Rationale and definition:
In many developing countries, the births of a substantial share of children are unregistered. Registering births is important for ensuring the fulfillment of human rights. Free birth registration is the key starting point for the recognition and protection of every person’s right to identity and existence. Failure to register births either due to insufficient administrative systems, discrimination, or isolation is a key cause of social exclusion. By ensuring registration of all births, countries will increase their population’s opportunities to access services and opportunities and their ability to track health statistics (infant mortality rates, vaccination coverage, etc.).
Data should be disaggregated by sex, ethnicity, religion, disability, indigenous status, geographic location (etc.) to identify and end discrimination within the population.
Comments and limitations:
To be reviewed.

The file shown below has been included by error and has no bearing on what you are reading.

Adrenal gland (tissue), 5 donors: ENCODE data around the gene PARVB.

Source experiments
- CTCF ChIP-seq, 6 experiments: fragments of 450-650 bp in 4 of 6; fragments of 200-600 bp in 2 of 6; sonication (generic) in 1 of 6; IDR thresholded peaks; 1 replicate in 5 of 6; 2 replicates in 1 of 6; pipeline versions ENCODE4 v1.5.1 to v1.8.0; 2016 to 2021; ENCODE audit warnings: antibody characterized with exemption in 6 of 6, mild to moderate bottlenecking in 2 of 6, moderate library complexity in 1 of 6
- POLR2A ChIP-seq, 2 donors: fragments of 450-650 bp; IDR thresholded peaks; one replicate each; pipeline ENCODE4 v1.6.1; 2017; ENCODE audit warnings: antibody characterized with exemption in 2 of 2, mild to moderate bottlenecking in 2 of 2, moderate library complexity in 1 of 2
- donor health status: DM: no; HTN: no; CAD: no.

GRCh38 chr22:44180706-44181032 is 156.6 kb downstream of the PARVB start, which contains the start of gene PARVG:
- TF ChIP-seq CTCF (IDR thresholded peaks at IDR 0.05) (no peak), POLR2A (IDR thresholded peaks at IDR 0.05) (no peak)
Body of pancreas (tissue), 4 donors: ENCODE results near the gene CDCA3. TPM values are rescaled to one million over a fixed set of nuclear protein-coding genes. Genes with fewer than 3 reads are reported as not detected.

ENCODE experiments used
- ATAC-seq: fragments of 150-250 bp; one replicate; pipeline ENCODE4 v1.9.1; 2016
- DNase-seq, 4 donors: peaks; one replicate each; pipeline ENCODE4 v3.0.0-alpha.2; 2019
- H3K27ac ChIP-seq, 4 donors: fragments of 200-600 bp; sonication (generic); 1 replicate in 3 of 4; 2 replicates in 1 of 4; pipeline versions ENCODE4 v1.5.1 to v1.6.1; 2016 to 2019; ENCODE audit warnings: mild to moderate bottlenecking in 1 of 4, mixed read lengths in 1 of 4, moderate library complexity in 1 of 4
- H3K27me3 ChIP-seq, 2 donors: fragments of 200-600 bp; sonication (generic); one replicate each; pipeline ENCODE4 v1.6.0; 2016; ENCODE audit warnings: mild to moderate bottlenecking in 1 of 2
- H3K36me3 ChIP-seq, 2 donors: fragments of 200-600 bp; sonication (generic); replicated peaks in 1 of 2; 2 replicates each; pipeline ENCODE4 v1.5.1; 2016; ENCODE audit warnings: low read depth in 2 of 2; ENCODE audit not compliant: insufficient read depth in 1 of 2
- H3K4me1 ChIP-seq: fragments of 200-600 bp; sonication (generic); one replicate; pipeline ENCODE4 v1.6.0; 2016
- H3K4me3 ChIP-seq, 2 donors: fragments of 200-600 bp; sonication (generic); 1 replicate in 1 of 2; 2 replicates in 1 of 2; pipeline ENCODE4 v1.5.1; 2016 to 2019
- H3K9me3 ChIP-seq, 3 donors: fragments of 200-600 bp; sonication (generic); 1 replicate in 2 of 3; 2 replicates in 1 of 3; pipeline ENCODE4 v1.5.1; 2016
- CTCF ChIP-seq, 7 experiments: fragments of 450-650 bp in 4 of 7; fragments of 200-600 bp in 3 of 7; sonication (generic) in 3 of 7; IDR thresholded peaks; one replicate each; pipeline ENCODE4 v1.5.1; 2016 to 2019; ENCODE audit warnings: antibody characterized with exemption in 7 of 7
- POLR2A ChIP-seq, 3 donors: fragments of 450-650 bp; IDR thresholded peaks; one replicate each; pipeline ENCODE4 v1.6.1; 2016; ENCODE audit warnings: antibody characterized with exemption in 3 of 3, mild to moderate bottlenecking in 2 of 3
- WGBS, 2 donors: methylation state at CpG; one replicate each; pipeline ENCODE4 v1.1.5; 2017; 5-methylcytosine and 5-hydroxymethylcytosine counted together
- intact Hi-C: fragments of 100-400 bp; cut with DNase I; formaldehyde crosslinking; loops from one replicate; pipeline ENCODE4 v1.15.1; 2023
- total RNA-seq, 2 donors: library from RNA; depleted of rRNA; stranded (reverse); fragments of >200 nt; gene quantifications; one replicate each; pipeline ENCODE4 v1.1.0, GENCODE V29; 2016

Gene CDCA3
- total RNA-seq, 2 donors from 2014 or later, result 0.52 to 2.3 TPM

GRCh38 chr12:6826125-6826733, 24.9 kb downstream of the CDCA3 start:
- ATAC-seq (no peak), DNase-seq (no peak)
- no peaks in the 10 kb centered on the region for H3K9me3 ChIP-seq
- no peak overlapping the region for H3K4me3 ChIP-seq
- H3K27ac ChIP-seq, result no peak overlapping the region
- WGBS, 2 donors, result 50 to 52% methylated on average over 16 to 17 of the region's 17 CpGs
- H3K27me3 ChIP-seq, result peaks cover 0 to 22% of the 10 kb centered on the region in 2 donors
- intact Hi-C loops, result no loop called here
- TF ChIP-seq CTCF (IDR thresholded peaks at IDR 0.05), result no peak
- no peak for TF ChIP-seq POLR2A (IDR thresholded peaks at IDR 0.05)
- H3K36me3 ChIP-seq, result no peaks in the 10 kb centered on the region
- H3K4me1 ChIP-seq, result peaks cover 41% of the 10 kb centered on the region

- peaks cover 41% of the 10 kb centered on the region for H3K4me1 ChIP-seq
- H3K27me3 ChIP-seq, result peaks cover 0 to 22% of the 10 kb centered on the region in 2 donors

Preliminary assessment of current data availability by Friends of the Chair:
Primary data source:
This indicator is measured through national civil registration and vital statistics, which are complemented by household surveys in most countries.
Potential lead agency or agencies:
UNICEF collects global data through the MICS questionnaire, which asks mothers (or primary caregivers) of children under 5 whether they have a birth certificate or are otherwise registered with civil authorities, and their knowledge of how to register a child.1
UNICEF, (2013), Every Child’s Birth Right: Inequities and trends in birth registration, New York, NY: UNICEF, 6.